One way to look at ‘information’ is to say that it is an inverse measure of how much self-reference (or ‘self-agreement’) is going on in a situation. Or we could say – in a parallel statement – that information is an inherent property of original symmetry, which is the state that precedes all other possible states (although not ‘precedes’ in the sense of time). The symmetrical state does not precede any dissymmetrical states that may be derived from it in a ‘time-like’ sense since time is essentially a lack of symmetry itself – which is to say, going back in time is not the same as going forward! We can say that ‘the symmetrical state’ is the unitary (or undivided) state that lies behind all the various ‘non-symmetrical’ states, which are all ‘divided against themselves’.
Now the thing about the symmetrical state is that there is nothing to compare it with, and without comparisons there is nothing to say. ‘Data’ is only produced by comparing one thing with another thing (or by comparing one thing with another type of thing that called ‘a standard’), fairly obviously. This might lead us to suppose that there is no information to be found in the symmetrical state and that if we want information we will have to look for it in non-symmetrical situations, but actually it’s the other way round. The reason it’s ‘the other way around’ is because everything that goes on (or rather seems to be going on) in the local dissymmetry is the result of self-reference, and couldn’t possibly be otherwise.
What happens when we ‘disturb symmetry’, after all? What happens is that we are creating an ‘up’ and ‘down’; it’s like slapping the surface of the pond with a paddle or oar – when we do this we create ripples and each ripple that we create is made up of an up and down, a crest and a trough. We have by our violent action of slapping the surface of the pond with an oar given rise to a ‘polar situation’ – the situation in which everything that happens has to take place between one pole and the other. We can map this movement on a sheet of graph paper and when we do this we end up with a perfect sine-wave, a perfect sinusoidal waveform. This is simply circular motion mapped out into the dimension of time – it seems to be propagating on and on forever, but all that’s really going on is that a dot is going up and down. There is nothing more to it than this! We could also say all that is really going on is that a circle is spinning around and around, which is of course all that circles can ever do! If they did anything else then they wouldn’t be circles.
With our ‘violent action’ we have created movement – we have violently displaced the underlying medium in a certain direction. This however isn’t the whole story – it is in fact only half the story. The other half of the story is where the movement that we have just created rebounds on us and comes back at us again in reversed form. This is like waving at a mirror – you wave at the mirror and the figure in the mirror waves back at you. There is no independent movement anywhere. Any displacement to the underlying medium immediately creates the mirror-image reflection of that displacement, therefore. The positive pole immediately creates a negative one – there can’t be a positive pole without also, at the same time, there being a negative one. The two poles are ‘mutually arising’, as they say in Buddhism.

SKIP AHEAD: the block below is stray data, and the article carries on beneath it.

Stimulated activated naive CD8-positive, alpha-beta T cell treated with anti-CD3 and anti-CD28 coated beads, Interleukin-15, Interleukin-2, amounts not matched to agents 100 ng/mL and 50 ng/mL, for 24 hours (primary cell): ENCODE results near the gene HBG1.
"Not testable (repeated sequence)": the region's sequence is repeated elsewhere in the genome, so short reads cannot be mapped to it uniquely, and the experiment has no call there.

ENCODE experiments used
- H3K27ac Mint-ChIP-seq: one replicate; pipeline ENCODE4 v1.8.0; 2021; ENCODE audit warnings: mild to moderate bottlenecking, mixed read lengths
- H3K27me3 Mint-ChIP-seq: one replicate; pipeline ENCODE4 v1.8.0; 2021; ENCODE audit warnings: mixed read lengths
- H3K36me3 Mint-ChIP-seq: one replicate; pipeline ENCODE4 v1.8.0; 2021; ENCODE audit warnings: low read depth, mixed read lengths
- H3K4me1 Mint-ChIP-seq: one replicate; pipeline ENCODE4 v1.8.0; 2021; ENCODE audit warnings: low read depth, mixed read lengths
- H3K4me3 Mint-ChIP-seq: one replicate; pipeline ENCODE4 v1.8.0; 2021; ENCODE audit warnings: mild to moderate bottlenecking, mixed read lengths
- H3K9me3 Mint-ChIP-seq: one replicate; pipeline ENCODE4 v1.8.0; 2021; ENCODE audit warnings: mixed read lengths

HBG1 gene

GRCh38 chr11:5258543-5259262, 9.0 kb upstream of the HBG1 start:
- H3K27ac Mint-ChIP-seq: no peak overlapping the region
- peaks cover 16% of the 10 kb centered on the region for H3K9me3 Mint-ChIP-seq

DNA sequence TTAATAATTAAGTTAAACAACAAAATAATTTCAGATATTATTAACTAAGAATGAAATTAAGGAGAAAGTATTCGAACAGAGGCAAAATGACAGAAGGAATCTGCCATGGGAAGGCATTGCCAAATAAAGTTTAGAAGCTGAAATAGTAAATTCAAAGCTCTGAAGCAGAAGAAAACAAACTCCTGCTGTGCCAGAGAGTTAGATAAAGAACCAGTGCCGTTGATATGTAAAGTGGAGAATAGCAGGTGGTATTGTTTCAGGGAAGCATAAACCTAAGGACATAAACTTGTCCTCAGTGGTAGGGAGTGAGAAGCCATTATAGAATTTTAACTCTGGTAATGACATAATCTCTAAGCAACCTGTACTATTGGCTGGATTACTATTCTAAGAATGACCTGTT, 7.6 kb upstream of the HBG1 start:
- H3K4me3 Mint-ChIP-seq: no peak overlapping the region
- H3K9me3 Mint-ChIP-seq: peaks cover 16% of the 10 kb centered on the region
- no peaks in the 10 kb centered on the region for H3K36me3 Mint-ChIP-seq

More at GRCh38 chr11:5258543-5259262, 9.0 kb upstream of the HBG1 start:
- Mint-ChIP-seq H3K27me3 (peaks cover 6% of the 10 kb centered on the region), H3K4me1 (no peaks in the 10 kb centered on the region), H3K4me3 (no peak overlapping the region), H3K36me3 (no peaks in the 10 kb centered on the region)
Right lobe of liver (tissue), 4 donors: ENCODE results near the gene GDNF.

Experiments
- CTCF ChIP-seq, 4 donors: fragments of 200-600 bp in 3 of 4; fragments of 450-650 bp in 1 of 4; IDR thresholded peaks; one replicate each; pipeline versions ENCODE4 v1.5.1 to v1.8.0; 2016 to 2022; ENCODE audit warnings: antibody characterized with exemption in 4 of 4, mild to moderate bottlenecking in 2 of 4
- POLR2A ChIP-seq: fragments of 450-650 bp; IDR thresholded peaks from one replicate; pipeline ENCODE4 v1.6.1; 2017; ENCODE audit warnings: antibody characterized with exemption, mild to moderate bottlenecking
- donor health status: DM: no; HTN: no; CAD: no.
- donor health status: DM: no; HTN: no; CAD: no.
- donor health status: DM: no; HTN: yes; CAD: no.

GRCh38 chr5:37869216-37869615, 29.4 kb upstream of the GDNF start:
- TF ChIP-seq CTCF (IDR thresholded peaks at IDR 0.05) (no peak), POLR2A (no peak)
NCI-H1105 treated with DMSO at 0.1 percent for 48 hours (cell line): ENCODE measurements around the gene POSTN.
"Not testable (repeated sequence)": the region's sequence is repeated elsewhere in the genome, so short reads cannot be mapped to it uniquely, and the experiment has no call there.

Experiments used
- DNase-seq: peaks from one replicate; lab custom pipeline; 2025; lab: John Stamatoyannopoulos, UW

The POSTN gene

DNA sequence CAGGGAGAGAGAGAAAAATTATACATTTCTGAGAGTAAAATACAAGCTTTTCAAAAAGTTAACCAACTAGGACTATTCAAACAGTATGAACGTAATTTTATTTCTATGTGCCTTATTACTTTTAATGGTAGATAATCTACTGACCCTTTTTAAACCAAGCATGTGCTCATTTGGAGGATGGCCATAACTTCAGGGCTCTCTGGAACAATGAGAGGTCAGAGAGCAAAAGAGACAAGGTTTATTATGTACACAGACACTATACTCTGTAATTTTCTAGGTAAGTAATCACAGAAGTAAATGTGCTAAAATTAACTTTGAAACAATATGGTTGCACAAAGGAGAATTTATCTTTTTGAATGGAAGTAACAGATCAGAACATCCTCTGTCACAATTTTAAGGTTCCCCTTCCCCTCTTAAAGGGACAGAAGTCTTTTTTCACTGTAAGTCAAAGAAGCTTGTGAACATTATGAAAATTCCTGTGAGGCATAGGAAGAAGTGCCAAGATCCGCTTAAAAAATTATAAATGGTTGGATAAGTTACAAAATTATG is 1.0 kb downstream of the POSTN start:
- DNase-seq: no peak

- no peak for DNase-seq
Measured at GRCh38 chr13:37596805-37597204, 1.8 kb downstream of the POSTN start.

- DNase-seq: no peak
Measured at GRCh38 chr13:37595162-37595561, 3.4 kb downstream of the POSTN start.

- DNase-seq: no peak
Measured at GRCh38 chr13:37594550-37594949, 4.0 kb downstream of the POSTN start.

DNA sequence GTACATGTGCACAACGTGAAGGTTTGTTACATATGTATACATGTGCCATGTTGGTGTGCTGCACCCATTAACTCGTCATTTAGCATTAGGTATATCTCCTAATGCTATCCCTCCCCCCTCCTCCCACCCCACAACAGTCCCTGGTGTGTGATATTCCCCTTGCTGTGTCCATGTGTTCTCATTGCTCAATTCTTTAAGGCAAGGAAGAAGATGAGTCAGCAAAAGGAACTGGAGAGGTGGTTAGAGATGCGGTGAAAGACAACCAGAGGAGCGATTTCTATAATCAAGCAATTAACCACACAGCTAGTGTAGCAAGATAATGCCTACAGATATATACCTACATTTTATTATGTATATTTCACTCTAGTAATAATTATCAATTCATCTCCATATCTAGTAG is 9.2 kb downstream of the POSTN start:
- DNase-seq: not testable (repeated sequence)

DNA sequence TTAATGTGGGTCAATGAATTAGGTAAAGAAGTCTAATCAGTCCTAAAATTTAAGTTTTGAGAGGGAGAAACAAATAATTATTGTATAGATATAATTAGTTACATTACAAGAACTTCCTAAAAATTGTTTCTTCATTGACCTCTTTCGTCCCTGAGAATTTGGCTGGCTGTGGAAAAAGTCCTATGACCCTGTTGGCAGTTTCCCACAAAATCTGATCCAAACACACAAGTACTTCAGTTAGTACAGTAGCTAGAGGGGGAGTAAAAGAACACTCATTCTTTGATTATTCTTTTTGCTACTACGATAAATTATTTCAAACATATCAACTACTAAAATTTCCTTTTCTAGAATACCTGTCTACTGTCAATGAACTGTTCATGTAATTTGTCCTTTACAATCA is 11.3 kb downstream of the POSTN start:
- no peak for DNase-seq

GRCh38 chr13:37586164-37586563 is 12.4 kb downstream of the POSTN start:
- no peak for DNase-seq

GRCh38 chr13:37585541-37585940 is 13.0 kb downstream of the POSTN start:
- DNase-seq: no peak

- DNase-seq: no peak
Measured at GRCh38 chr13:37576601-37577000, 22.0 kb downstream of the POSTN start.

By displacing the surface of the underlying medium in the way that we have done we have created something that we could call ‘mirror space’. In ‘mirror space’ everything – obviously enough – is mirrored; everything comes with its own ‘inverted reflection’. The ‘top half’ of the circle comes with the ‘bottom half’. This doesn’t actually explain the circle properly of course because a thing about a circle is that it is made up of two reflected halves no matter which way you look at it. Interestingly therefore, a circle still possesses perfect symmetry even though it is created by breaking symmetry (which is to say, by separating the positive pole from the negative one). The circle has been created by breaking symmetry, and yet it never departed from symmetry!
We have said that all dissymmetrical situations are ‘made up’ of self-reference, that they are created via self-reference, and this is just another way of talking about the deceptive domain that we have called ‘mirror space’. A dissymmetry is a situation in which directionality has been introduced by separating two opposites, by pulling apart ‘plus’ at one end and ‘minus’ at the other. The whole thing is an exercise in self-reference, even though why this should be so is not necessarily easy to see. The thing about this setup is that no matter what happens within the domain of the asymmetrical situation (no matter what happens within the domain of the polarity, in other words) it is always going to be defined in relation to the essential ‘directionality’ (or axis) that exist between the positive and minus poles.